Despite some daring investors with new ideas, and a growing trend of corporate-backed incubators, funding from venture capitalists for cleantech still looks pretty gloomy compared to the heyday of the cleantech VC funding boom. That’s the main finding of a new report published Tuesday by the Brookings Institution, where researchers took a comprehensive look at a Silicon Valley funding phenomenon that doesn’t appear to be reviving in a significant way any time soon. It’s a worrying takeaway, given that new clean technologies are expected to play an important role in fighting climate change and moving the U.S. off of using fossil fuels, and need financial support to get there. Last month, Brookings also found that the number of U.S. patents granted for clean technologies dropped over the past couple of years after more than a decade of growth.
The Brookings’ report out this week found that venture capital funding for cleantech, which includes sectors like solar, energy storage and smart grid, dropped by 30 percent between 2011 and 2016. The number of venture capital cleantech deals also declined from 649 in 2011 to 455 in 2016, the report said. Last year only 7.6 percent of venture capital deals were in cleantech. In comparison, about half of all venture capital investments went to software across sectors. The decline isn’t the only worrisome metric for cleantech, the report found. The VC funding that is still available for cleantech is going to companies in highly concentrated regions, only in certain sectors and almost all to later stage companies.
These limiting factors mean that cleantech startups and entrepreneurs are likely being overlooked in alternative sectors and regions and at the earliest of company stages. Currently over half of all VC funding for cleantech occurs in San Francisco, San Jose, Los Angeles and Boston, said Brookings. San Francisco on its own accounted for a quarter of all VC funding for cleantech between 2011 and 2016. A third of the funding in San Francisco went to solar companies during that period. A whopping 87 percent of VC funding for cleantech went to later stage companies last year that were at or near profitability, the report notes. A paltry 13 percent went to the early stage cleantech companies last year. Since 2008, more than 80 percent of VC funding for cleantech went to later stage companies.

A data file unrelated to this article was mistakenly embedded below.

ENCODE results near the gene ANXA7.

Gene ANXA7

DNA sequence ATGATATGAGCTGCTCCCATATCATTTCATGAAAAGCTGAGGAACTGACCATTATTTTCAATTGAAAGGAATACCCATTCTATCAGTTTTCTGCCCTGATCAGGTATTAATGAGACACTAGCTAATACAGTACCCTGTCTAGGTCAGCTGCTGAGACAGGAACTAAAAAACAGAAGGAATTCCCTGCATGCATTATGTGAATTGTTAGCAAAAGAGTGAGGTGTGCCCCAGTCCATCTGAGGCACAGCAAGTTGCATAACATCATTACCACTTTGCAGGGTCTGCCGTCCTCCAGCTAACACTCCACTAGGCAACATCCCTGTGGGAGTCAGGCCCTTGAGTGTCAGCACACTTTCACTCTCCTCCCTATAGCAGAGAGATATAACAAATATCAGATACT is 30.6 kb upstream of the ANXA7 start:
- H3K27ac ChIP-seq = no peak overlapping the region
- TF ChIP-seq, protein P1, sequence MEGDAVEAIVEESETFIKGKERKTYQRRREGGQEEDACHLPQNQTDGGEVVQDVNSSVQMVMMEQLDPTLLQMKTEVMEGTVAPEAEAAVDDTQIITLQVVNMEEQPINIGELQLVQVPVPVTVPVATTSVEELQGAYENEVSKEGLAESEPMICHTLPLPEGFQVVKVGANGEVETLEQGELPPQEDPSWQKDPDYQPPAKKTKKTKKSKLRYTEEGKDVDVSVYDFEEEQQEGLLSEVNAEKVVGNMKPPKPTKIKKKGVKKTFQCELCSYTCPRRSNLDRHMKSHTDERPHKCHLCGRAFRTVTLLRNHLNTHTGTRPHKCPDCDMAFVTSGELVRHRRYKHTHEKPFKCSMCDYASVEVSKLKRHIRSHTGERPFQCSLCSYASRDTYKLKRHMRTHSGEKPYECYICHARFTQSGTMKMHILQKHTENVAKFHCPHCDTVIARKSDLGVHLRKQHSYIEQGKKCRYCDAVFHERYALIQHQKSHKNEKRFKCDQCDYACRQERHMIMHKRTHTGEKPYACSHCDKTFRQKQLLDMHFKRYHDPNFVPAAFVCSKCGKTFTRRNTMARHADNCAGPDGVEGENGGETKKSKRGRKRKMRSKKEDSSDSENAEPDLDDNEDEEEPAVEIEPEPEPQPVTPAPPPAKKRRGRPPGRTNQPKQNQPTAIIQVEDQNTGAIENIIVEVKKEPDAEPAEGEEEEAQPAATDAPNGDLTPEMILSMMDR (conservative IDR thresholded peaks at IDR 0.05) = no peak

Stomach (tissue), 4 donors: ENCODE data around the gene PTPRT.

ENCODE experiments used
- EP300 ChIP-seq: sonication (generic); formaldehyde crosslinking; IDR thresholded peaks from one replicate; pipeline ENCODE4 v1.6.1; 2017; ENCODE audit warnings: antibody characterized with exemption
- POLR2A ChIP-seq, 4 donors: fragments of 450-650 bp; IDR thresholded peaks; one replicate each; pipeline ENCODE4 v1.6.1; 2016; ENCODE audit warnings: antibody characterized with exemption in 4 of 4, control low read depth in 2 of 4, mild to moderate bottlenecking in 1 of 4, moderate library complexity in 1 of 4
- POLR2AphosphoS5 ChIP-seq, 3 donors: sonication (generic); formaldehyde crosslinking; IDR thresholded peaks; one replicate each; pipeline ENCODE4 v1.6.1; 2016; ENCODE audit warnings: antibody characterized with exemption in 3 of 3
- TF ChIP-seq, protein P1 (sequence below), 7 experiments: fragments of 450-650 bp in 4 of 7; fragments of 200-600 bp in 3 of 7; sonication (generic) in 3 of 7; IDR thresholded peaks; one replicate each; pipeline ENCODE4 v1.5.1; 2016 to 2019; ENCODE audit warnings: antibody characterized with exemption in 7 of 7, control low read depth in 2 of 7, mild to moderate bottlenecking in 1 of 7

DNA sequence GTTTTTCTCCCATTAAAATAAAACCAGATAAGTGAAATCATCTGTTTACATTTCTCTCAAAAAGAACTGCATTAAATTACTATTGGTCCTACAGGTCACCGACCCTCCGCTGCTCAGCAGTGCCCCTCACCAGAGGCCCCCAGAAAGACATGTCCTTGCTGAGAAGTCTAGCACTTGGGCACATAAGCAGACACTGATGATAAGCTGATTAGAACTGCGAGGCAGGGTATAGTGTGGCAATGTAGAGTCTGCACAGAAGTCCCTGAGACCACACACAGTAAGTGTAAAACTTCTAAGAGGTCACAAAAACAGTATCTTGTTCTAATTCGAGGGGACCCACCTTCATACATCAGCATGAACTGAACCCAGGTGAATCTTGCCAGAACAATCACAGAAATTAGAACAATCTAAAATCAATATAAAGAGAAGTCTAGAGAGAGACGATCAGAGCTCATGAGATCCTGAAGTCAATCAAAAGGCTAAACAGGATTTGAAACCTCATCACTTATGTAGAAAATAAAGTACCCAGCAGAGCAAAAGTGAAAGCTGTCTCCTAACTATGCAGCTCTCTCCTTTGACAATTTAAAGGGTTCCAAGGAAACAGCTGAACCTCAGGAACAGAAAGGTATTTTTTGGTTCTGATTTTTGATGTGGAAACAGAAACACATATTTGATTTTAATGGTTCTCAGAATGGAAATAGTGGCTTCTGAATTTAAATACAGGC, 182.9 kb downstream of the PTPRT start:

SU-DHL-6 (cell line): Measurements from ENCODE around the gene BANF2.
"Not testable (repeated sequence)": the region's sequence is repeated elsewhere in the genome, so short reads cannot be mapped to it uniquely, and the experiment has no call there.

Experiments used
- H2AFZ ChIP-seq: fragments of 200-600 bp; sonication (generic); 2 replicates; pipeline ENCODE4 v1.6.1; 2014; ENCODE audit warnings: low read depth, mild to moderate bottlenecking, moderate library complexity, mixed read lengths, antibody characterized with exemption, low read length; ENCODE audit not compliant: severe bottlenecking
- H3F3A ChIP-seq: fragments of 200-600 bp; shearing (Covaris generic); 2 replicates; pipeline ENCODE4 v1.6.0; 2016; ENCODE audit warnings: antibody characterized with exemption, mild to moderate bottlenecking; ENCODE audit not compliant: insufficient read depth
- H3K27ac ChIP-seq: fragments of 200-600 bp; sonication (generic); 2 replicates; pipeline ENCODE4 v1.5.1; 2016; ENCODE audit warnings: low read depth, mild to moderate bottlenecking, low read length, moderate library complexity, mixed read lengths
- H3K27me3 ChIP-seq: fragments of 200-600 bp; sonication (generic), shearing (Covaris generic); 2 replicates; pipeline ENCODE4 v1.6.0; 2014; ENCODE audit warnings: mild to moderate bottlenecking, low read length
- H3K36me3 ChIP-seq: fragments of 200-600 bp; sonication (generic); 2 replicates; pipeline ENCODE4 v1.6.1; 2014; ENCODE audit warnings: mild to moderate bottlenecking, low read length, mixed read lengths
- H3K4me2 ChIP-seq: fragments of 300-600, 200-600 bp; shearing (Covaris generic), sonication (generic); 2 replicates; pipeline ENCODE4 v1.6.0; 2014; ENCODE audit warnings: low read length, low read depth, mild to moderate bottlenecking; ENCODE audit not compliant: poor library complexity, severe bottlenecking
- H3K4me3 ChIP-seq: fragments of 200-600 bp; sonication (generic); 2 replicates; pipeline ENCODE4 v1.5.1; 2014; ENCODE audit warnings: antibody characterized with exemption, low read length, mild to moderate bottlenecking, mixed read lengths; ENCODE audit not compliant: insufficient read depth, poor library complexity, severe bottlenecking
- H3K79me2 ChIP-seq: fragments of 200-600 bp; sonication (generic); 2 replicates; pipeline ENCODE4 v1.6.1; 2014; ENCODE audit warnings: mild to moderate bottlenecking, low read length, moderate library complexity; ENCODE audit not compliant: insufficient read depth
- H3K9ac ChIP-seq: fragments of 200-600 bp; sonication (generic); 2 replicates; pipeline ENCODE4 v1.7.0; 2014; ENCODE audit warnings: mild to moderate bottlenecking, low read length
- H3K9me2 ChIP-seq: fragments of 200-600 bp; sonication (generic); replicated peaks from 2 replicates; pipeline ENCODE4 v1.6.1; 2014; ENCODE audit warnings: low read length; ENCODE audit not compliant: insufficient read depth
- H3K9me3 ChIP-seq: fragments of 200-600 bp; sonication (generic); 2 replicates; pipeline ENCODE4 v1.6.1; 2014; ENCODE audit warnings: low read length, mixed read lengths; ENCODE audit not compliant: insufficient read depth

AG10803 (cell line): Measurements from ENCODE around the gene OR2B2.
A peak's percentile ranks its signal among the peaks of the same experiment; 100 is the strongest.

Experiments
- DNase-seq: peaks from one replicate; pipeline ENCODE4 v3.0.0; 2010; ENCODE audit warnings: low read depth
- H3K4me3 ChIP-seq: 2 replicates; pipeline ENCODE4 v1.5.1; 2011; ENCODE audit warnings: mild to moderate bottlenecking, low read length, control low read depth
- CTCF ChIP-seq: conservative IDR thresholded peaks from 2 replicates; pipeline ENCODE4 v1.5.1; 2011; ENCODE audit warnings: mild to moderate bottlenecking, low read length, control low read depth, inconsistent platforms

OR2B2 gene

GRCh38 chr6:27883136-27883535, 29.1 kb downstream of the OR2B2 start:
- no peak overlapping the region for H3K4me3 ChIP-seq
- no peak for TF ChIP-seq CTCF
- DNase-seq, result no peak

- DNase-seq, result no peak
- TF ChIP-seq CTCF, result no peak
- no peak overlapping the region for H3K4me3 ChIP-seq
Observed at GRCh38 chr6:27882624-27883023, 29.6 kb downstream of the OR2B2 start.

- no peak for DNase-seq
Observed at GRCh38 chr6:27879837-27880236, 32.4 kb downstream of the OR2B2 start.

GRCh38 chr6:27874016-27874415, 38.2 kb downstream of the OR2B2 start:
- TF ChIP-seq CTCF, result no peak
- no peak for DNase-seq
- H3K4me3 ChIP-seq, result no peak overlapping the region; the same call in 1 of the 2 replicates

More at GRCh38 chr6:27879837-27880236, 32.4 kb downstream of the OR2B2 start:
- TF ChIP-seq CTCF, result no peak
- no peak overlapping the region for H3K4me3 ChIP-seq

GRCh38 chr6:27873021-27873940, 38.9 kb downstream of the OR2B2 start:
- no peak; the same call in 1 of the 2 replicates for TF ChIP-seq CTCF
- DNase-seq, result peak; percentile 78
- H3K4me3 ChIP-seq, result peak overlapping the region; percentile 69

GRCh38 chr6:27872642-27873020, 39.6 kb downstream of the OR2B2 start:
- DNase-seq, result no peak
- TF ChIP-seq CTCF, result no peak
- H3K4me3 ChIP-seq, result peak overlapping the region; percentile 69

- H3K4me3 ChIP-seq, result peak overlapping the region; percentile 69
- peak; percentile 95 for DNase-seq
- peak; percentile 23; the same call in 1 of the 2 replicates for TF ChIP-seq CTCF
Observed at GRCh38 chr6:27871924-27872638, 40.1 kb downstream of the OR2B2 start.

Not surprisingly the riskiest and earliest stage clean technologies and companies just aren’t getting funded by venture capitalists anymore, the report said. That could actually be both a good and a bad thing. No one wants to see overzealous investors burning piles of money on technologies that they can’t support, jeopardizing their own fundraising capabilities. VC’s spent $25 billion between 2006 and 2011 on cleantech startups and half of that amount was lost. Underlying the data, the report argues that the removal of VC funding for cleantech is yet another reason why the U.S. needs more funding methods — like from corporates, philanthropy and government programs — to step in.
Yet government programs aren’t likely to get a boost in the next few years. Instead, the federal government under the Trump administration sought to cut funding for the Department of Energy’s ARPA-E program, which gives grants to high-risk early-stage energy projects. The administration could also sideline the DOE’s loan program. Interest from corporate investors is growing, but there’s little evidence that corporations are making big returns off of these investments. Instead, many companies are using incubators and VC arms to track innovation and learn about the rapidly changing tech world.
At the end of the day, growth in VC funding for cleantech just doesn’t appear likely to rise to the heights it once achieved. And that may be okay. As Brookings Institution Senior Fellow Mark Muro explained in an email interview, “we shouldn’t give up on [cleantech] VC, but we should know what it’s strengths and weaknesses are, and work harder to develop an appropriate, diverse financial ecosystem for commercializing great [clean]tech and ultimately scaling it.”